It’s not just oral vs. written language Some uses of written language (e.g., text messaging, informal emails) have communicative purposes more like those of conversation Some uses of oral language (e.g., storytelling) have communicative purposes more like those of academic language
Contextualized oral language (4-Year-Old & Adult Playing with Legos) Child: This is me and that’s you. Adult: Okay Child: No, This is me and that’s you and that’s me. Adult: No, No. That’s me. Wait. That’s me? Child: Yeah. Adult: All right.
Less-Contextualized Oral Language (Same Participants) Adult: Where did you find out about Star Wars? Child: I dreamed that I was in Star Wars and I saw this strange pack of ooie and I saw mud. Adult: You saw a strange pack of ooie? Child: I saw a big pack of stinky, ooie garbage. He lives in there, in a stinking pack of garbage. Adult: Who does? Child: Jabba!
Providing students with rich and varied oral and written language experiences Using and evoking richer oral language Increasing students’ exposure to written language Calling students’ attention to the differences between written and oral language
Using and evoking richer oral language What works Wasik, B., Bond, M., & Hindman, A. (2006). The effects of a language and literacy intervention on Head Start children and teachers. Journal of Educational Psychology, 98(1), 63-74. Jordan, G., Snow, C., & Porche, M. (2000). Project EASE: The effect of a family literacy product on kindergarten students’ early literacy skills. Reading Research Quarterly, 35(4), 524-546.
Using and evoking richer oral language Why a preschool intervention is relevant for older students 1) Well-documented principles of language development are unlikely to change completely as children get older 2) Patterns of teacher language use recommended in the preschool intervention have also been suggested on other grounds for improving the quality of classroom discussion for older students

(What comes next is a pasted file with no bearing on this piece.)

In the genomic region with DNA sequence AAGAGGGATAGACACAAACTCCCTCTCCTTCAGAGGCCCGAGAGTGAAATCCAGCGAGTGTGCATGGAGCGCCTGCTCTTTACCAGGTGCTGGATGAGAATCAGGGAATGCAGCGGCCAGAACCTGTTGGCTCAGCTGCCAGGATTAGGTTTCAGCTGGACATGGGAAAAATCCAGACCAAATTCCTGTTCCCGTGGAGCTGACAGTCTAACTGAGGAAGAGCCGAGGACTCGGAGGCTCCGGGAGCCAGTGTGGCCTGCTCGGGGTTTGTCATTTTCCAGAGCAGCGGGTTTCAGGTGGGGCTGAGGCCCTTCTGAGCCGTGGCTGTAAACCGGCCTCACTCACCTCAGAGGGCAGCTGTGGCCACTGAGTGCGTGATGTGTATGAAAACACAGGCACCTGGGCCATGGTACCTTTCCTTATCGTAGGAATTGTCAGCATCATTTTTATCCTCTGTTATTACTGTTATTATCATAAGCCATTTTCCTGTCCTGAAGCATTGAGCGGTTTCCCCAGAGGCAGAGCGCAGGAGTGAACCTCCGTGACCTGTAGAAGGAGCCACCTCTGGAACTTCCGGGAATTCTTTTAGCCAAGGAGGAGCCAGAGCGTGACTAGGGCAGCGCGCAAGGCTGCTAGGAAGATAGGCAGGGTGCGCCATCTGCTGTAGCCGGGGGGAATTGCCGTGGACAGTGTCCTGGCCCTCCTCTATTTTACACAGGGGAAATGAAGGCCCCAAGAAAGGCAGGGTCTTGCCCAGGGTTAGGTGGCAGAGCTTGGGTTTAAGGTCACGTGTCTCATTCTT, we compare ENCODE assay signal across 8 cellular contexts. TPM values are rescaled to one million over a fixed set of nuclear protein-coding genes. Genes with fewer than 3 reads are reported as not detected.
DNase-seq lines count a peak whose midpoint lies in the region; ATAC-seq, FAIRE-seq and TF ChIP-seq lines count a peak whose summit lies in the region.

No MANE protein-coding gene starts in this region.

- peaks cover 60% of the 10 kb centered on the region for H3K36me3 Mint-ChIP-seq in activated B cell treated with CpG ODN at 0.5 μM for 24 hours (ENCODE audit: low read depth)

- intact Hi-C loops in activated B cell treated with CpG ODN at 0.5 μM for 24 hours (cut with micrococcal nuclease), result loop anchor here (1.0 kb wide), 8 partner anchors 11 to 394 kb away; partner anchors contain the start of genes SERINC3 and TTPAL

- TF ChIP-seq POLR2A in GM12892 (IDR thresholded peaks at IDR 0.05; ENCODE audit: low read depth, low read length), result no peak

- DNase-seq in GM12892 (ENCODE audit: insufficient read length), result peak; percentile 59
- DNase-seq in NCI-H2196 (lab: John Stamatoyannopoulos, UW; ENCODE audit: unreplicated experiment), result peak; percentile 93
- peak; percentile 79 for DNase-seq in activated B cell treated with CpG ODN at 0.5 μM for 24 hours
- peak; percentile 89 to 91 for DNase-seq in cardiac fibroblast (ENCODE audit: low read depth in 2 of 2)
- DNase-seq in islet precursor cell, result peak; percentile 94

Using and evoking richer oral language Use more descriptive language when speaking Elaborate on student language Ask open-ended questions
Using More Descriptive Language When Speaking “Teachers were trained to expand their use of vocabulary and to provide elaborate explanations and descriptions of common activities and events. A simple comment of ‘good job’ was encouraged to become ‘I like the way you use the color blue to draw the sky.’ Similarly, ‘the glue is on the table’ becomes ‘The glue is on the round table next to the scissors.’” (Wasik et al., 2006, p. 67)
Elaborating on Student Language “The teacher acknowledged what the child said and tried to extend the child’s language about the concept about which the child was talking…. For example, if a child said, ‘I made a house,’ the teacher would respond with ‘Yes, you built a house with the 10 blocks,’ repeating or recasting what the child said using a more detailed explanation and vocabulary words” (Wasik et al., 2006, p. 67).
Asking Open-Ended Questions “‘Why’ questions are the essence of inquiry.... Aside from being the basis of at least one side of science and of logic, ‘why’ questions also develop children’s persuasion and argumentation abilities, and logical thinking” (Johnston, 2004, p. 37).
Asking Open-Ended Questions “Teachers were trained to use various questioning starters such as, ‘Tell me about it!’ ‘I wonder how…?’ ‘How did that happen?’ and “What if..?’ in their everyday conversations with children, thus encouraging the use of vocabulary words and facilitating children’s use of language” (Wasik et al., 2007, p. 67).